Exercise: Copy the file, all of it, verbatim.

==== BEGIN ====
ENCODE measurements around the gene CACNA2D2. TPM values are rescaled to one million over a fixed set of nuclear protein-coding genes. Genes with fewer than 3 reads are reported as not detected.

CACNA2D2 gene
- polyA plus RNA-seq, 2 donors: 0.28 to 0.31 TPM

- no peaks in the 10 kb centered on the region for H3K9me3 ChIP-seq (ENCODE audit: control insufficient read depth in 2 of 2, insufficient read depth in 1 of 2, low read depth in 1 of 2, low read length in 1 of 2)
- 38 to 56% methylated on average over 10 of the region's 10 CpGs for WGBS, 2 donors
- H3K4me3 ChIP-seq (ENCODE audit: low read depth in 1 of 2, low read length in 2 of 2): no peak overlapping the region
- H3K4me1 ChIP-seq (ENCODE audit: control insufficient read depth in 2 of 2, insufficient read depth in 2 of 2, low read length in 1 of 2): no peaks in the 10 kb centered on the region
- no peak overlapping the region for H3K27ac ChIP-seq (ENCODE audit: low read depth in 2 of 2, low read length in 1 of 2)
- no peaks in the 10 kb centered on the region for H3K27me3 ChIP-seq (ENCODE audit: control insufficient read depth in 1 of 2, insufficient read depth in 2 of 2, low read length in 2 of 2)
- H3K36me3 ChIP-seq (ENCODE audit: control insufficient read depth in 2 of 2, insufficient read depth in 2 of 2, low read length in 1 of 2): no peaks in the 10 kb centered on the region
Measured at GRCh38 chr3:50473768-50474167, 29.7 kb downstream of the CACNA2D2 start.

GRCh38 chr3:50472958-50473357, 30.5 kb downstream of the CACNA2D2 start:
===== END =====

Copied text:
ENCODE measurements around the gene CACNA2D2. TPM values are rescaled to one million over a fixed set of nuclear protein-coding genes. Genes with fewer than 3 reads are reported as not detected.

CACNA2D2 gene
- polyA plus RNA-seq, 2 donors: 0.28 to 0.31 TPM

- no peaks in the 10 kb centered on the region for H3K9me3 ChIP-seq (ENCODE audit: control insufficient read depth in 2 of 2, insufficient read depth in 1 of 2, low read depth in 1 of 2, low read length in 1 of 2)
- 38 to 56% methylated on average over 10 of the region's 10 CpGs for WGBS, 2 donors
- H3K4me3 ChIP-seq (ENCODE audit: low read depth in 1 of 2, low read length in 2 of 2): no peak overlapping the region
- H3K4me1 ChIP-seq (ENCODE audit: control insufficient read depth in 2 of 2, insufficient read depth in 2 of 2, low read length in 1 of 2): no peaks in the 10 kb centered on the region
- no peak overlapping the region for H3K27ac ChIP-seq (ENCODE audit: low read depth in 2 of 2, low read length in 1 of 2)
- no peaks in the 10 kb centered on the region for H3K27me3 ChIP-seq (ENCODE audit: control insufficient read depth in 1 of 2, insufficient read depth in 2 of 2, low read length in 2 of 2)
- H3K36me3 ChIP-seq (ENCODE audit: control insufficient read depth in 2 of 2, insufficient read depth in 2 of 2, low read length in 1 of 2): no peaks in the 10 kb centered on the region
Measured at GRCh38 chr3:50473768-50474167, 29.7 kb downstream of the CACNA2D2 start.

GRCh38 chr3:50472958-50473357, 30.5 kb downstream of the CACNA2D2 start: